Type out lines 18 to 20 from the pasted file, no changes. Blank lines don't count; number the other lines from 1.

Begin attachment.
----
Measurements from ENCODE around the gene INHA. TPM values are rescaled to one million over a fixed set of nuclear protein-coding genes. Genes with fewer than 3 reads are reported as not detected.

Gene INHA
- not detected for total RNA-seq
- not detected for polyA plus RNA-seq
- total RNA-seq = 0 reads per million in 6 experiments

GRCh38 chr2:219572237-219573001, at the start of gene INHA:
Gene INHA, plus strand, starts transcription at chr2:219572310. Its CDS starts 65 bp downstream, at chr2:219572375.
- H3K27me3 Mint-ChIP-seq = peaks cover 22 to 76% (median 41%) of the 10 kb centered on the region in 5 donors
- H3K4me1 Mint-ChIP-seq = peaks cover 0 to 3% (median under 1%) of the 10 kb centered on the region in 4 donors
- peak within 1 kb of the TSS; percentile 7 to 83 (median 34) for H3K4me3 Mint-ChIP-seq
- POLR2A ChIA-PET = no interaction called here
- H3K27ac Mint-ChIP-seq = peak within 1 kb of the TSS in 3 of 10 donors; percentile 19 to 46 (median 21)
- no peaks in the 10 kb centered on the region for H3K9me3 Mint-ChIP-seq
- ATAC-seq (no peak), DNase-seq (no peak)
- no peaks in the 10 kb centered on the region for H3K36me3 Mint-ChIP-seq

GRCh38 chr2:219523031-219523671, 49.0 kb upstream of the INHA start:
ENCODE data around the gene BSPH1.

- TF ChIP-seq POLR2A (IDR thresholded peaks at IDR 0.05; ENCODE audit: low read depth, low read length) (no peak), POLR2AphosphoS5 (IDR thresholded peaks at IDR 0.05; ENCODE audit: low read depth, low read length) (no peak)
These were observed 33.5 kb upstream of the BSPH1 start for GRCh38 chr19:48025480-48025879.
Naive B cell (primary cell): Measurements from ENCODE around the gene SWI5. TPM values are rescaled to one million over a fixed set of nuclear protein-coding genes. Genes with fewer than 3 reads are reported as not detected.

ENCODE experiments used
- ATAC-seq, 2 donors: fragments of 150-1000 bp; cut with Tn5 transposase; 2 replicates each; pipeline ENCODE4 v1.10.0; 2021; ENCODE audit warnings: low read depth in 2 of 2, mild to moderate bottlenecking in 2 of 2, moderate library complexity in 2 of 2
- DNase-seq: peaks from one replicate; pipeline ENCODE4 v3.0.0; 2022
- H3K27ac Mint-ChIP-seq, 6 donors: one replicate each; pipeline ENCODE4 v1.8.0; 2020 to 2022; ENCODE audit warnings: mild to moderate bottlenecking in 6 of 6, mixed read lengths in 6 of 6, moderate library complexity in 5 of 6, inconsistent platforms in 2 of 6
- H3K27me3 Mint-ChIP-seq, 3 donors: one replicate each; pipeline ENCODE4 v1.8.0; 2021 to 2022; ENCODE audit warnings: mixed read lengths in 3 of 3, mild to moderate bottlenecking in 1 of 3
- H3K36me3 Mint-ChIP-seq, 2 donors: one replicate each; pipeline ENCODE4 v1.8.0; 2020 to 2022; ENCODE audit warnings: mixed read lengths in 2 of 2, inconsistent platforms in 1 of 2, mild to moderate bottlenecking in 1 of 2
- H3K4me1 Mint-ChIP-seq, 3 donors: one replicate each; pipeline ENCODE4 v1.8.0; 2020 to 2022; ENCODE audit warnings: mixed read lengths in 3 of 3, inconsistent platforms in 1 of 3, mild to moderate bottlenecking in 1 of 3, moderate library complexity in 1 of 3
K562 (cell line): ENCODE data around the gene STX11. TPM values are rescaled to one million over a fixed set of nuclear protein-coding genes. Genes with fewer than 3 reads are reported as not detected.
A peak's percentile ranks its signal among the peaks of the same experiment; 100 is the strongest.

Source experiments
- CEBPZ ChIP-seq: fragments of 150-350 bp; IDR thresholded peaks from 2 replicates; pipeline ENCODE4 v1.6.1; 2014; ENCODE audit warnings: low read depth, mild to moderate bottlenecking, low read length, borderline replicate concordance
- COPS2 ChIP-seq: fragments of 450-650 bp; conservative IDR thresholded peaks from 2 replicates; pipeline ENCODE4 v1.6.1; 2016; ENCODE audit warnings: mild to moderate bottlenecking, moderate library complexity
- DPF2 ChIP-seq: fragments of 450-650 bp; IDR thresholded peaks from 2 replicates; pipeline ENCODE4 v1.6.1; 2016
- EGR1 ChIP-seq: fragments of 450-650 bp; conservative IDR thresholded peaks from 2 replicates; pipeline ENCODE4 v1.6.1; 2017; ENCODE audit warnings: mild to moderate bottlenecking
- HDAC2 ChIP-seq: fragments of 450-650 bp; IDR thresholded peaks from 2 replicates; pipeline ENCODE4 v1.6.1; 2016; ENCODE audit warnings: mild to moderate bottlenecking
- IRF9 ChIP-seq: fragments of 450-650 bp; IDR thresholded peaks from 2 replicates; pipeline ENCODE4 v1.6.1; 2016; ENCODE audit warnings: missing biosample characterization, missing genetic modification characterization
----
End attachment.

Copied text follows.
- TF ChIP-seq POLR2A (IDR thresholded peaks at IDR 0.05; ENCODE audit: low read depth, low read length) (no peak), POLR2AphosphoS5 (IDR thresholded peaks at IDR 0.05; ENCODE audit: low read depth, low read length) (no peak)
These were observed 33.5 kb upstream of the BSPH1 start for GRCh38 chr19:48025480-48025879.
Naive B cell (primary cell): Measurements from ENCODE around the gene SWI5. TPM values are rescaled to one million over a fixed set of nuclear protein-coding genes. Genes with fewer than 3 reads are reported as not detected.